LESS THAN a week ago all hope died in the universe.
Muhammad Ali entered the squared circle of Caesar's Palace in his best physical shape of the last five years. He was 38 years old, yes, but also a master of magic, and there were those who thought that he had harnessed all the weird motive forces of the universe that no one could name, and had summoned all available gods and demons to carry his spears. All the gauges and compasses of the rational mind said he couldn't win, but he was Ali, and therefore he could win; whether he would win, though, was another thing.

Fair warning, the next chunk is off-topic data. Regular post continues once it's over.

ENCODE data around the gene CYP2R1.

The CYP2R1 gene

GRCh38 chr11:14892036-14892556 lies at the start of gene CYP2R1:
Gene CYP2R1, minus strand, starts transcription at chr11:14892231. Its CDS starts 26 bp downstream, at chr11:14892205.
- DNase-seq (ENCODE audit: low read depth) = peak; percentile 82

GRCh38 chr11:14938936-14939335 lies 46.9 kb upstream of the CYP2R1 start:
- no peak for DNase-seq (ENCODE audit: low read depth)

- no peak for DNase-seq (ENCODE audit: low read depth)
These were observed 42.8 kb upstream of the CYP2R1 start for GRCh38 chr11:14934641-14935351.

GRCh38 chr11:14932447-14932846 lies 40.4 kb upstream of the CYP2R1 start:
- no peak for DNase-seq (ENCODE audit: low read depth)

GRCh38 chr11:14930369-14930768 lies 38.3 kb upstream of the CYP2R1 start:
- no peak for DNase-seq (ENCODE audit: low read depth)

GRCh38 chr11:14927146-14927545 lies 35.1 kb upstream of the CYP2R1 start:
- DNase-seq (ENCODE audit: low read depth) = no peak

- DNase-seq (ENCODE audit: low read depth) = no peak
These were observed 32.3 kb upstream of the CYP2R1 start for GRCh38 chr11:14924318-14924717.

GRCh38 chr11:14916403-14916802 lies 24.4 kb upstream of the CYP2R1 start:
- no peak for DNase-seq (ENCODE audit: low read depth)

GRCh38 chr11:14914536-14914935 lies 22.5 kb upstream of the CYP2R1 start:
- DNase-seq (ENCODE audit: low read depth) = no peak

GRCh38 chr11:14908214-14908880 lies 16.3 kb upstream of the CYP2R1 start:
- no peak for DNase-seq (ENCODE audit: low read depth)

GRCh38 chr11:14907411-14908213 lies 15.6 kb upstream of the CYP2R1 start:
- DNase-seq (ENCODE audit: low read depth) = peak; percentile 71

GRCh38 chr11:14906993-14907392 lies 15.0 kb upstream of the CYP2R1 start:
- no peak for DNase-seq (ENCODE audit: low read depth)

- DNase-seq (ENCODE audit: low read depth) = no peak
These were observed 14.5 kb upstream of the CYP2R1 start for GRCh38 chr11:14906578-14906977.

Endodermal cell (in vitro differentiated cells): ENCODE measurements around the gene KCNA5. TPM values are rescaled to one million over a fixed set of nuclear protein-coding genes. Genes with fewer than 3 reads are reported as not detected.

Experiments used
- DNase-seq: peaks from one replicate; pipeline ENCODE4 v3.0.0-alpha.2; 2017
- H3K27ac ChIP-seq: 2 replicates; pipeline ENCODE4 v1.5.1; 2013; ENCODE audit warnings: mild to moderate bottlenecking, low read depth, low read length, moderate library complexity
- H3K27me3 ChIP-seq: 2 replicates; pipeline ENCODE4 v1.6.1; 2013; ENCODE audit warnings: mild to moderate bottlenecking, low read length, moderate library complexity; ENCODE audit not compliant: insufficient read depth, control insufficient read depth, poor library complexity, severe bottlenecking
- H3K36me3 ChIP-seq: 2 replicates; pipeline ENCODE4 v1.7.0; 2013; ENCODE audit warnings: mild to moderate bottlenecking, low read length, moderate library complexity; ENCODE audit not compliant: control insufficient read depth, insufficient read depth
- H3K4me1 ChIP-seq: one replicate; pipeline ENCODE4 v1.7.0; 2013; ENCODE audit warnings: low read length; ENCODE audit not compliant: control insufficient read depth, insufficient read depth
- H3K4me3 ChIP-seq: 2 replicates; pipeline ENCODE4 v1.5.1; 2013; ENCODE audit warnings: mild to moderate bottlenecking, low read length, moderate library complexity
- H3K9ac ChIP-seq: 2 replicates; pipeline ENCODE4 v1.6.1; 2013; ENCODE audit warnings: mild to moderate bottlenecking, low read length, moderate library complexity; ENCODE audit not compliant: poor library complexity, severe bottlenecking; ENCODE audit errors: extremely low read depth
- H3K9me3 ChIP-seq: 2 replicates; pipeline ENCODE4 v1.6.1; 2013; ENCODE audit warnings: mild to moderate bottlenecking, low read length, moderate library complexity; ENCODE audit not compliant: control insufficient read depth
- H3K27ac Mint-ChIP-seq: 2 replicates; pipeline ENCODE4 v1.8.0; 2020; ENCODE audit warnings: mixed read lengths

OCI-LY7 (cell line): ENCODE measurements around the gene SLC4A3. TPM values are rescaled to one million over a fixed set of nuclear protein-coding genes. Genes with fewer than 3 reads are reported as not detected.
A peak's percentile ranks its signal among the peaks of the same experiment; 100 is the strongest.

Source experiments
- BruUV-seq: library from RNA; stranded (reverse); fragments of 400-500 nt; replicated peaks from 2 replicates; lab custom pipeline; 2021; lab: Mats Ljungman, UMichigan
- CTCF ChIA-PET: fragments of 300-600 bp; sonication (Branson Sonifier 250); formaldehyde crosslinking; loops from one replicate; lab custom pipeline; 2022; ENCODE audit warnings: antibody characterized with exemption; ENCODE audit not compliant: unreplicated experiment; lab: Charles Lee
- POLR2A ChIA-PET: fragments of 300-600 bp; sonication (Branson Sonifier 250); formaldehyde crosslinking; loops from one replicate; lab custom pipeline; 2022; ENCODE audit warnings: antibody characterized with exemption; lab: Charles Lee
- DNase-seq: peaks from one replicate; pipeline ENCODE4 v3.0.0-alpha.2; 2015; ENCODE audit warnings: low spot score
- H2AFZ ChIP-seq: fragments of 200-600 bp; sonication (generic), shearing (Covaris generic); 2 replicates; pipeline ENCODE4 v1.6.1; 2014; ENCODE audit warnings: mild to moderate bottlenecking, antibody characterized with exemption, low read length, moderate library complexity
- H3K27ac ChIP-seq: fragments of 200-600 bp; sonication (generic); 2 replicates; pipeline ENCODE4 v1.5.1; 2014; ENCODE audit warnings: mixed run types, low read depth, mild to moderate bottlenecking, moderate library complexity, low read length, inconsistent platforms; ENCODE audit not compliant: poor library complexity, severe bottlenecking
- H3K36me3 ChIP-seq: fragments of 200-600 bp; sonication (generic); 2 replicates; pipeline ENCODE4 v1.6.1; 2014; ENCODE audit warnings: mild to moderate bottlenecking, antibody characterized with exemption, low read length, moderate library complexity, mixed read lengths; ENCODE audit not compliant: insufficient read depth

Destiny took a holiday that Thursday night. With the absolute clarity that comes from television lights and the pressure that comes from the yearnings of millions, (pressure to create diamonds!), Ali saw that he was going to lose. So, like Vinnie Curto, the East Boston flash, so many years ago, he just didn't show up. Oh, his body was there, and enough will to throw maybe two dozen punches over the space of ten rounds. But in every important way, he was a million light years from home.
And so, now, are we. For the entire span of most of our conscious lives either Muhammad Ali or Cassius Clay was heavyweight champion of the world, or should have been. How abhorred in our imagination it is! None of the dogs are leashed anymore. It's almost certain that Ronald Reagan is going to be president. And it's going to be a very hard winter, very hard indeed. Ali, Ali, lama sabachthani!